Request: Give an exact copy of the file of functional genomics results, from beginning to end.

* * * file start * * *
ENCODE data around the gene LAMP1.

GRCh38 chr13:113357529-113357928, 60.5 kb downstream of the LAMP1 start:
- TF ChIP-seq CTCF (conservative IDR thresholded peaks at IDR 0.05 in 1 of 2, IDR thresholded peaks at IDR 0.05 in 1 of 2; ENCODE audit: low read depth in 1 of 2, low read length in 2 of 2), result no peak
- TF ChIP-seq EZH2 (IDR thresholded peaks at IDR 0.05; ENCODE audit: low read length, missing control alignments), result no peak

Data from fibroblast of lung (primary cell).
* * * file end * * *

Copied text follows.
ENCODE data around the gene LAMP1.

GRCh38 chr13:113357529-113357928, 60.5 kb downstream of the LAMP1 start:
- TF ChIP-seq CTCF (conservative IDR thresholded peaks at IDR 0.05 in 1 of 2, IDR thresholded peaks at IDR 0.05 in 1 of 2; ENCODE audit: low read depth in 1 of 2, low read length in 2 of 2), result no peak
- TF ChIP-seq EZH2 (IDR thresholded peaks at IDR 0.05; ENCODE audit: low read length, missing control alignments), result no peak

Data from fibroblast of lung (primary cell).